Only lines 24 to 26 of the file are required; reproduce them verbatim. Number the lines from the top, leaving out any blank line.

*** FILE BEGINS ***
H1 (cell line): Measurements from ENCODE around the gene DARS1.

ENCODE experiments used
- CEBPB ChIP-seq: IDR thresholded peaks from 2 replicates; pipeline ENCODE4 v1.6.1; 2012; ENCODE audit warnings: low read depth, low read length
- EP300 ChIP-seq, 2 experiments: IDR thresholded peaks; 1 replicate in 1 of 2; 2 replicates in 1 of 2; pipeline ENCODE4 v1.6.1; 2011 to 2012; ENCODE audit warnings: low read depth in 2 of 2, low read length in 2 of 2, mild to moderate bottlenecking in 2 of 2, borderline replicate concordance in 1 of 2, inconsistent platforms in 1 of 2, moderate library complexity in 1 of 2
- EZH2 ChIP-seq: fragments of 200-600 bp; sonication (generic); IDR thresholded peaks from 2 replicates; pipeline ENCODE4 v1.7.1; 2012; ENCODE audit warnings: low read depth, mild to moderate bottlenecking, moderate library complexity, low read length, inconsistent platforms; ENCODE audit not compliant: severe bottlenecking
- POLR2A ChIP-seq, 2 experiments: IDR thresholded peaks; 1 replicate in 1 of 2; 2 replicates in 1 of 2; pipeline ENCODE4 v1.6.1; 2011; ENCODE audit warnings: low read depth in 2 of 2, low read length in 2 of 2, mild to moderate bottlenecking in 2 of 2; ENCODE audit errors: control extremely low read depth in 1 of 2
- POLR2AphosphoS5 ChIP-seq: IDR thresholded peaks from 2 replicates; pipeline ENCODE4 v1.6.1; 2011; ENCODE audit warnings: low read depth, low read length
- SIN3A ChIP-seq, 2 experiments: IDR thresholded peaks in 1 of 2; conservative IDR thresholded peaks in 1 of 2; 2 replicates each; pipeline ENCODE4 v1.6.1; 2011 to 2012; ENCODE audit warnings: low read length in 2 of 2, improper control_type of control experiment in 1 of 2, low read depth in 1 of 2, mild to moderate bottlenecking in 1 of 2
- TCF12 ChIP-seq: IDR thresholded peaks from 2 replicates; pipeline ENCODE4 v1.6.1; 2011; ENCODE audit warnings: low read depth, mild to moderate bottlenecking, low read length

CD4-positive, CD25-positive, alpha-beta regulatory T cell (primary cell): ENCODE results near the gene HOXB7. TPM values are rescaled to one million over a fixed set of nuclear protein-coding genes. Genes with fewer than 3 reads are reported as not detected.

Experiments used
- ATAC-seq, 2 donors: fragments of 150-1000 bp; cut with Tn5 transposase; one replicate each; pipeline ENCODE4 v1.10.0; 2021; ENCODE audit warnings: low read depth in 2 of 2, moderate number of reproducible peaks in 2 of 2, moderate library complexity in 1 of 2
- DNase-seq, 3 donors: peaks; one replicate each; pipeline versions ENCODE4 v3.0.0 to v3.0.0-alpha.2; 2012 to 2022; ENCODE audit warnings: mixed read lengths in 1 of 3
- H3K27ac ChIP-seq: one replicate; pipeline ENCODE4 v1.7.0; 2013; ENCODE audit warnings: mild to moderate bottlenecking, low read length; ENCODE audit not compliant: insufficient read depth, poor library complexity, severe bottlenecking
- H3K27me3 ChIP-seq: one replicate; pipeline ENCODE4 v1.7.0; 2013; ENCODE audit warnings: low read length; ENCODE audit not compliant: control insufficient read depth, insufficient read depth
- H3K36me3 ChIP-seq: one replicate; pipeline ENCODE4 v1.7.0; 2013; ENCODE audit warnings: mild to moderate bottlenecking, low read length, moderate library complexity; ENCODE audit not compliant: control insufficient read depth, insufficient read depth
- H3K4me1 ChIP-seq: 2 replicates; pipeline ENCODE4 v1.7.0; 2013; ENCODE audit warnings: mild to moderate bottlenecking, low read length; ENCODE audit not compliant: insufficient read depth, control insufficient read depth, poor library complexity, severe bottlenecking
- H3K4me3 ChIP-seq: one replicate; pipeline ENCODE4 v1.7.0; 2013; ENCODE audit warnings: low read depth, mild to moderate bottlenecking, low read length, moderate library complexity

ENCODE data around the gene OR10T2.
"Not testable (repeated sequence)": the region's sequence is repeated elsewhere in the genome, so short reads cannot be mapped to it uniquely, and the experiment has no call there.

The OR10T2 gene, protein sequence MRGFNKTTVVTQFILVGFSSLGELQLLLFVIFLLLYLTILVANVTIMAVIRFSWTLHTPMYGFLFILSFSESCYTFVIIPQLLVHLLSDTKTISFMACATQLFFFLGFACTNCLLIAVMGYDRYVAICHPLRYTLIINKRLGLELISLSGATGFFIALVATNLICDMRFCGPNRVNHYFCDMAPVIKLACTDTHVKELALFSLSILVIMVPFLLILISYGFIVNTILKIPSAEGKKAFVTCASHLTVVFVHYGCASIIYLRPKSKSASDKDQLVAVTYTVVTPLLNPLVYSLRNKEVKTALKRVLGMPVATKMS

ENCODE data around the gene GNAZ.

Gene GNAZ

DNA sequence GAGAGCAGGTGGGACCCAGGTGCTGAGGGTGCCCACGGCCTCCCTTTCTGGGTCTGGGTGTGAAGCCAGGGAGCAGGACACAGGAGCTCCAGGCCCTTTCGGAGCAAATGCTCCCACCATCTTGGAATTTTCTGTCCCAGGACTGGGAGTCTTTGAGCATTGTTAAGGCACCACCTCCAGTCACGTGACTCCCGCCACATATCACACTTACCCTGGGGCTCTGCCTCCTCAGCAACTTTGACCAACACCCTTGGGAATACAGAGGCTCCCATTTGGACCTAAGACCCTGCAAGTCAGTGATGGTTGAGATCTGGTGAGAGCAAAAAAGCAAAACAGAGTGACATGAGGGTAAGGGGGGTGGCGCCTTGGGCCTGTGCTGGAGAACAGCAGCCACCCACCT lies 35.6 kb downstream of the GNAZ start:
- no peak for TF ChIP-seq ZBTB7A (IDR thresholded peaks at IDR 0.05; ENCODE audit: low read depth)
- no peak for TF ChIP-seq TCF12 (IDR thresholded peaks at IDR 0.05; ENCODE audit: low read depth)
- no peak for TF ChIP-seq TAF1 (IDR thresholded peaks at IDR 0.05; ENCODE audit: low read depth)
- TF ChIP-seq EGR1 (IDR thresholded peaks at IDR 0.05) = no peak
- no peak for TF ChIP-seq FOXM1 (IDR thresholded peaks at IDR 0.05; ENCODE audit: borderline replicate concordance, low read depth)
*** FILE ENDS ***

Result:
DNA sequence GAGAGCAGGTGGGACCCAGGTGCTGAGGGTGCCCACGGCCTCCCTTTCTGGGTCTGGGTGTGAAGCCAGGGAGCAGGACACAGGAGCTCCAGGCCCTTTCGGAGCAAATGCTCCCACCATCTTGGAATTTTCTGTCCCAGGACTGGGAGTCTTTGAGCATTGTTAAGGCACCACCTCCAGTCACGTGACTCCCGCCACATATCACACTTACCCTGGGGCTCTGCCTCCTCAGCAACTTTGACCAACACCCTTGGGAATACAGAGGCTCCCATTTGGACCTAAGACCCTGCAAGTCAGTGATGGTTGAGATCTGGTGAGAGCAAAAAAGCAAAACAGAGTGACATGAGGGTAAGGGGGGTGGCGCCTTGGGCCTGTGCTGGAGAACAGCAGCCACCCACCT lies 35.6 kb downstream of the GNAZ start:
- no peak for TF ChIP-seq ZBTB7A (IDR thresholded peaks at IDR 0.05; ENCODE audit: low read depth)
- no peak for TF ChIP-seq TCF12 (IDR thresholded peaks at IDR 0.05; ENCODE audit: low read depth)